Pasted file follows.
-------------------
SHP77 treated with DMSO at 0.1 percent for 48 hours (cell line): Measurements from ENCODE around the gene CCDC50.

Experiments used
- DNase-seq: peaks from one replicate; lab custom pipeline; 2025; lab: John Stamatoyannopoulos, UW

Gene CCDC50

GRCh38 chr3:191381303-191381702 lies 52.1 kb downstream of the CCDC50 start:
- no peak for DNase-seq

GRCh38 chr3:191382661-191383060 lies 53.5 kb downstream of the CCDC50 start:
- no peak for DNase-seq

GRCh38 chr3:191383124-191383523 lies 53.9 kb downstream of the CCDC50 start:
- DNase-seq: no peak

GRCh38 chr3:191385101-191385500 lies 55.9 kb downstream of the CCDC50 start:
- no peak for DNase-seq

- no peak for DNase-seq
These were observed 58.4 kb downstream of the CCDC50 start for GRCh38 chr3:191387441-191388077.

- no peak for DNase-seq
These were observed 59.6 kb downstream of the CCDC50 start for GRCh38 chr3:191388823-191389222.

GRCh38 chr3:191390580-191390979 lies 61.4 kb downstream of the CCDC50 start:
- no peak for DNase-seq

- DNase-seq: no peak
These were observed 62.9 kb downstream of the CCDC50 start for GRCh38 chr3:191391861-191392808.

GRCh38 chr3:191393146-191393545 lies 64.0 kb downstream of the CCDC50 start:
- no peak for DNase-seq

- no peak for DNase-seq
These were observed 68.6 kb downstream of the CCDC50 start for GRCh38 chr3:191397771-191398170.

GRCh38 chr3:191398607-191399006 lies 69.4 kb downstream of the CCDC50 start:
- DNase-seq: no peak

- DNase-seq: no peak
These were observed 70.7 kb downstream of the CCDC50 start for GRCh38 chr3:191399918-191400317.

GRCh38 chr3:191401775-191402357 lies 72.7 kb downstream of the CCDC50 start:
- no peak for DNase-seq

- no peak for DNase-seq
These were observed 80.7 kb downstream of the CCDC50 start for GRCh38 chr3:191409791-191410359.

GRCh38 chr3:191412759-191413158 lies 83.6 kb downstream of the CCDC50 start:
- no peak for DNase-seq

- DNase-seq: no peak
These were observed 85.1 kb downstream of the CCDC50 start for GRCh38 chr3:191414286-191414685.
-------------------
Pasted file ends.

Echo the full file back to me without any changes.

SHP77 treated with DMSO at 0.1 percent for 48 hours (cell line): Measurements from ENCODE around the gene CCDC50.

Experiments used
- DNase-seq: peaks from one replicate; lab custom pipeline; 2025; lab: John Stamatoyannopoulos, UW

Gene CCDC50

GRCh38 chr3:191381303-191381702 lies 52.1 kb downstream of the CCDC50 start:
- no peak for DNase-seq

GRCh38 chr3:191382661-191383060 lies 53.5 kb downstream of the CCDC50 start:
- no peak for DNase-seq

GRCh38 chr3:191383124-191383523 lies 53.9 kb downstream of the CCDC50 start:
- DNase-seq: no peak

GRCh38 chr3:191385101-191385500 lies 55.9 kb downstream of the CCDC50 start:
- no peak for DNase-seq

- no peak for DNase-seq
These were observed 58.4 kb downstream of the CCDC50 start for GRCh38 chr3:191387441-191388077.

- no peak for DNase-seq
These were observed 59.6 kb downstream of the CCDC50 start for GRCh38 chr3:191388823-191389222.

GRCh38 chr3:191390580-191390979 lies 61.4 kb downstream of the CCDC50 start:
- no peak for DNase-seq

- DNase-seq: no peak
These were observed 62.9 kb downstream of the CCDC50 start for GRCh38 chr3:191391861-191392808.

GRCh38 chr3:191393146-191393545 lies 64.0 kb downstream of the CCDC50 start:
- no peak for DNase-seq

- no peak for DNase-seq
These were observed 68.6 kb downstream of the CCDC50 start for GRCh38 chr3:191397771-191398170.

GRCh38 chr3:191398607-191399006 lies 69.4 kb downstream of the CCDC50 start:
- DNase-seq: no peak

- DNase-seq: no peak
These were observed 70.7 kb downstream of the CCDC50 start for GRCh38 chr3:191399918-191400317.

GRCh38 chr3:191401775-191402357 lies 72.7 kb downstream of the CCDC50 start:
- no peak for DNase-seq

- no peak for DNase-seq
These were observed 80.7 kb downstream of the CCDC50 start for GRCh38 chr3:191409791-191410359.

GRCh38 chr3:191412759-191413158 lies 83.6 kb downstream of the CCDC50 start:
- no peak for DNase-seq

- DNase-seq: no peak
These were observed 85.1 kb downstream of the CCDC50 start for GRCh38 chr3:191414286-191414685.